Barack Obama has done many dastardly things to Republicans. He regularly ridicules their arguments. He insists on being treated as though he were legitimately the president of the United States. And most cruelly of all, he beat their standard-bearers in two national elections. Is it any wonder they loathe him so? But one thing Obama has done to the GOP has gone unnoticed: he made it impossible for them to be serious about health care policy.
By now you're well familiar with how the core of the Affordable Care Act—a ban on insurance companies denying coverage for pre-existing conditions (also known as "guaranteed issue"), accompanied by an individual mandate and subsidies for people of moderate incomes to purchase private insurance—was originally a conservative proposal. The idea was that unlike in most other western countries where a large government program like Medicare covers all citizens, you could achieve something close to universal coverage and health security through the use of markets. When Mitt Romney installed it in Massachusetts, it worked quite well and everybody was pleased. But then Barack Obama came along and embraced it, so all good and true conservatives had to conclude that it was not only a terrible idea in practical terms but a vile and wicked plot to rob Americans of their freedom.
And that has left Republicans in a difficult spot. They would very much like to have market-based health care ideas they could rally around, if nothing else than to demonstrate to the public that they sincerely want to fix what's wrong in America's health care system. But the theft of the guaranteed issue-plus-mandate-plus-subsidies framework has left them with nothing but unappetizing scraps off the health care table, none of which will do much of anything to address problems like the large number of uninsured Americans.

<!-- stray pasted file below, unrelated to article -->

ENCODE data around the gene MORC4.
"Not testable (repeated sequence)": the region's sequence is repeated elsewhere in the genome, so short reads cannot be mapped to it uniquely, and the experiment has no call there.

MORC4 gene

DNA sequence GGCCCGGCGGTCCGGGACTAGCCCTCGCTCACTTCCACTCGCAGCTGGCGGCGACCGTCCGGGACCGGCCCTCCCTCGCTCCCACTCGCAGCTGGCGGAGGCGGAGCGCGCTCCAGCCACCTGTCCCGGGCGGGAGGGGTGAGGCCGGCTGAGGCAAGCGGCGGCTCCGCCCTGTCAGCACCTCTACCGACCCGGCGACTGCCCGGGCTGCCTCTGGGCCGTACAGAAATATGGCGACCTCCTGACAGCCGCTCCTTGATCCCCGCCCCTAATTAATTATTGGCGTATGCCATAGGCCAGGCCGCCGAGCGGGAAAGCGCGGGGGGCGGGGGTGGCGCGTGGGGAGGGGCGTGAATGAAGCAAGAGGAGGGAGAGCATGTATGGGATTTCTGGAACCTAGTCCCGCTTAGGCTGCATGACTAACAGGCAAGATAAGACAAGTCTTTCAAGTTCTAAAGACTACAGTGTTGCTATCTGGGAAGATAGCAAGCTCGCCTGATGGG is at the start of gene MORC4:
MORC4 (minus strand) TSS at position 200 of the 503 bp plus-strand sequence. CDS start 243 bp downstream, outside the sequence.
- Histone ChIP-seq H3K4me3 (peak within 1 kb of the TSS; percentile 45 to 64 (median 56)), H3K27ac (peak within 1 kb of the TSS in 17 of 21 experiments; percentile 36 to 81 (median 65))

There's a ritual people like me have taken to of late. Republicans announce that they're about to release a health care plan. Then we say sarcastically, "Gee, let me guess. It involves 1) tort reform; 2) letting people buy insurance across state lines; 3) incentives for more use of health savings accounts, and 4) high-risk pools for people with pre-existing conditions" (here's a recent example). And we're always right, because those are the Big Four conservative health care ideas, and nobody can come up with anything different.
Here's the thing about these ideas: neither any of them individually, nor all of them collectively, would even begin to tackle the things that ail the American health care system, the things the Affordable Care Act was meant to address. Tort reform—which means making it difficult or impossible for patients to sue for malpractice—won't bring down costs like conservatives think it will. We know this because a number of states have enacted the kind of tort reform Republicans advocate for the whole nation, and it had no impact on spending. Realistic assessments of the effect of tort reform on medical spending conclude that if there's any impact at all, it would be tiny (I discussed this issue at length here).
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